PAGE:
flatwoods, marshes and freshwater habitats. Reserve:
941-639-7468.
FEB. 6TH, DEEP CREEK PADDLE: From 9 a.m. to 3
p.m. with Master Naturalist Rick Fried through side
channels of the lower Peace River to the Nav-A-
Gator for lunch and back a different route. Reserve:
941-637-8805.
FEB. 10TH, MORGAN PARK, ARCADIA HIKE: From
8:30 to 11:30 a.m. with Florida Master Naturalists John
Phillips and Jamie Reynolds through live oaks, cypress
and unusual vegetation. Reserve: 941-639-7468.
FEB. 13TH, SHELL CREEK PADDLE: From 9 a.m.
to 2 p.m. with Florida Master Naturalist Rick Fried.
Participants must provide pfd, watercraft and be able
to swim. Reserve: 941-637-8805.
FEB. 17TH, PRAIRIE CREEK PADDLE: From 8:30
a.m. to 12 p.m. with Florida Master Naturalist Jamie
Reynolds through cypress wetlands. Participants must
provide pfd, water craft and be able to swim Reserve:
941-637-8284.


2 p.m. with Florida Master Naturalist Jim Story through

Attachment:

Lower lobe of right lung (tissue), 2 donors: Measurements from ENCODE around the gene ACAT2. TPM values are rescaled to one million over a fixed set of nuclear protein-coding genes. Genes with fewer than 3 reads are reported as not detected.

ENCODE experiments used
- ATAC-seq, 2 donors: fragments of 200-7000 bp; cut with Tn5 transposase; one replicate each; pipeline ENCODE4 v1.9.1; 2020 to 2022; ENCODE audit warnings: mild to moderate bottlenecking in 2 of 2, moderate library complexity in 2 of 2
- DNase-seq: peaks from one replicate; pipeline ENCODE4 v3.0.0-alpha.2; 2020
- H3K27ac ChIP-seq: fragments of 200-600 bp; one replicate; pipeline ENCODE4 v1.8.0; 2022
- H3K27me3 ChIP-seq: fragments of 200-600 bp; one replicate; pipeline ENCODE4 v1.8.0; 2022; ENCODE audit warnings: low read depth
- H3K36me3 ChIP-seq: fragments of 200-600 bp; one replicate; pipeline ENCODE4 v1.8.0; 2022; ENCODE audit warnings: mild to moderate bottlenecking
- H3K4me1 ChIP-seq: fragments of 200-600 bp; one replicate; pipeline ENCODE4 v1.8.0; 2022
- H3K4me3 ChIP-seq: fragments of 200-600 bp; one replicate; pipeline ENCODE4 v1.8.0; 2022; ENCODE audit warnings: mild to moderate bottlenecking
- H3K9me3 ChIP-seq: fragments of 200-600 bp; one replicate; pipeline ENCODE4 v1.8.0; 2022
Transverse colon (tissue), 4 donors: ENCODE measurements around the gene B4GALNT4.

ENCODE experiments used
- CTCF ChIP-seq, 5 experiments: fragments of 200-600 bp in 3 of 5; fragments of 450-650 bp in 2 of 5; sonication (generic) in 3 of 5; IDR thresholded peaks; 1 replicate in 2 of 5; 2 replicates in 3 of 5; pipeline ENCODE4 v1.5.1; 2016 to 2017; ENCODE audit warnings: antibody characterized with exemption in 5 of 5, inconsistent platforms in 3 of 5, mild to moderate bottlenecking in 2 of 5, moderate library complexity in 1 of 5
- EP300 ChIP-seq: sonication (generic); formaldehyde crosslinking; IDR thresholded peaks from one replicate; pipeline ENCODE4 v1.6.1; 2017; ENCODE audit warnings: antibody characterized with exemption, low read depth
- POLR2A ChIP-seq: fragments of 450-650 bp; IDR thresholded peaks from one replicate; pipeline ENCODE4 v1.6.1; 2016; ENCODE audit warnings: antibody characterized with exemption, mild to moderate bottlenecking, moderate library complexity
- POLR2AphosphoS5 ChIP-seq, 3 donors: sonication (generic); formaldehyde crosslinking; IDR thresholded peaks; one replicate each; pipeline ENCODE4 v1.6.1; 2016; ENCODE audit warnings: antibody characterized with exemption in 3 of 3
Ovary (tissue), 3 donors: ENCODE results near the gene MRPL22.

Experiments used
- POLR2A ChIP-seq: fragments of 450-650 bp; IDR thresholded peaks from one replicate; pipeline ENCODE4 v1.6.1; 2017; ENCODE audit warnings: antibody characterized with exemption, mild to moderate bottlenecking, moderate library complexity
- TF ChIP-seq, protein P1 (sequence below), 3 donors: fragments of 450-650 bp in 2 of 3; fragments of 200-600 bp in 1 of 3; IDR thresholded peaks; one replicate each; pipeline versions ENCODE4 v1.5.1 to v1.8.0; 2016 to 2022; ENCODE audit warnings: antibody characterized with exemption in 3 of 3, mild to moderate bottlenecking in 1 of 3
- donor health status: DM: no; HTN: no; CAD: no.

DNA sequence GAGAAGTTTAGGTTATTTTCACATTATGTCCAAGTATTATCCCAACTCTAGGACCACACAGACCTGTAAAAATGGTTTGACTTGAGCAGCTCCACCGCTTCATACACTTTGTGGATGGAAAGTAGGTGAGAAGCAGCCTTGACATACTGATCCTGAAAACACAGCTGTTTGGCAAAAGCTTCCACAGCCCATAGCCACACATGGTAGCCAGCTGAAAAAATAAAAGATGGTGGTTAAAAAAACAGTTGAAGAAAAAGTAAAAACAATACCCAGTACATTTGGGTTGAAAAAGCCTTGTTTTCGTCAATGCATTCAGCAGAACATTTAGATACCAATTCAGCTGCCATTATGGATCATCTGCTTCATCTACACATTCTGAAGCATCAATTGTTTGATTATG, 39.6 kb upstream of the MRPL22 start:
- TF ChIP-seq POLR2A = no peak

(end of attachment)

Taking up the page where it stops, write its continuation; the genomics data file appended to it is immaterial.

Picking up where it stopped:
fresh water jungle to tidal Shell Creek and waterfall
over the Punta Gorda water supply dam. Participants
must provide pfd, water craft, and be able to swim.
Reserve 941-505-8904.
FEB. 20TH, OLD DATSUN TRAIL HIKE: From 8:30 to
11 a.m. with Florida Master Naturalists John Phillips
and Jamie Reynolds through pine flatwoods, saltwater
and freshwater marshes with unusual plant species.
Reserve: 941-639-7468.
FEB. 24TH, DEEP CREEK PRESERVE HIKE: From
8:30 to 11 a.m. with Florida Master Naturalists John
Phillips and Jamie Reynolds through pine flatwoods,
wetland marshes and hardwood hammocks. Reserve:
941-639-7468.
FEB, 27TH, DON PEDRO ISLAND STATE PARK
PADDLE/HIKE: From 9 a.m. to 12 p.m. with Islanders
and Florida Master Naturalist Merrill & Bob Horswill
from park mainland launch to island for hike and lunch
at beach pavilion. Bring lunch, water, pdf, watercraft
and be able to swim. Reserve: 941-445-6181.